Jefferson planners OK business park plan

April 27, 2005|BY DAVE McMILLION


Jefferson County planning officials gave preliminary approval Tuesday night to a 100-acre industrial park in a "very special" part of the county that is known for its rich farmland.

The Jefferson County Planning Commission approved a community impact statement for the Sunnyside Industrial Park after a long discussion about how wastes from the industrial park would be handled and what kind of geology is at the site.

Planning Commissioner John Sims, a geologist, said many sinkholes are in the area where the Sunnyside Industrial Park is proposed and he wants to know what type of ground septic tanks at the park will be draining into.


The planning commission gave preliminary approval to the project under certain conditions, including that a hydrological study be conducted in the area.

The hydrological study will examine how water flows in the underground area at the site.

A representative speaking on behalf of the developers emphasized that industrial wastes cannot be dumped into septic systems.

Other conditions for the approval of the industrial park included that buildings in the park not exceed 50 feet in height, that the buildings have "earth tone" colors, that exterior lighting be controlled and certain types of industrial operations be prohibited. Those businesses would include concrete plants, slaughter houses, salvage yards, explosives manufacturing or sawmills.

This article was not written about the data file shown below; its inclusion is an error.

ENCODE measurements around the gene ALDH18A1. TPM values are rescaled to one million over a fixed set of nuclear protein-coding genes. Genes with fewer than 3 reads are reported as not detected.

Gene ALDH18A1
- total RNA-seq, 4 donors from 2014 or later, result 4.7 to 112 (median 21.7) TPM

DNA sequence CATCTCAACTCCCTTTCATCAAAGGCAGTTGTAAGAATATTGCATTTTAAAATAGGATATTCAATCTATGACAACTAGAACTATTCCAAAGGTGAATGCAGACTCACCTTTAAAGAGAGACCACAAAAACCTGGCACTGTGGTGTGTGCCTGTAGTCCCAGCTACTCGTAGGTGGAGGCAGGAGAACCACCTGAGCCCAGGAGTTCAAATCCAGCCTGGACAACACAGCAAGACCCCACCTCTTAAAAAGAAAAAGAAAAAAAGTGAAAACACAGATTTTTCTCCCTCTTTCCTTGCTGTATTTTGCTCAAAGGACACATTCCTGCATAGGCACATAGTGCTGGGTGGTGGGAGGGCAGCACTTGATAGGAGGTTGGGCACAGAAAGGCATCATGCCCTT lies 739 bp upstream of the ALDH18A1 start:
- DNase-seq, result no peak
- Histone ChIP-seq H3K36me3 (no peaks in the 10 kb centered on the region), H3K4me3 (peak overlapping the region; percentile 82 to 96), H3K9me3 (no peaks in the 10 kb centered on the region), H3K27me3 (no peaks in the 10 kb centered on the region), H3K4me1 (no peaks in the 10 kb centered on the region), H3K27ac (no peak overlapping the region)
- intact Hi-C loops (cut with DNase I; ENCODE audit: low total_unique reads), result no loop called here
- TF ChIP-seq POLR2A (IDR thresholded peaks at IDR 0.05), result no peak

The project still needs preliminary plat and final plat approval before work can begin.

The industrial park would be along Wheatland Road, which extends off U.S. 340.

The 100-acre site would be divided into 13 lots, officials said.

There has been a push for more business growth in the county, and attorney Jim Campbell, who represented the developers, encouraged the planning commission to approve the project and "add to the economic health of this county."

But the industrial park would be in an area that has rich farmland and is beloved by people who enjoy farming and other outdoor activities, speakers at the meeting said.

Jefferson County Commission member Rusty Morgan, who was speaking as a nearby landowner, requested that the developer of the industrial park, Sunnyside LLC, pay attention to the way the site is lighted and that they plant conifer buffers around the park.

One of the conditions for approval was that lighting at the park be directed downward.

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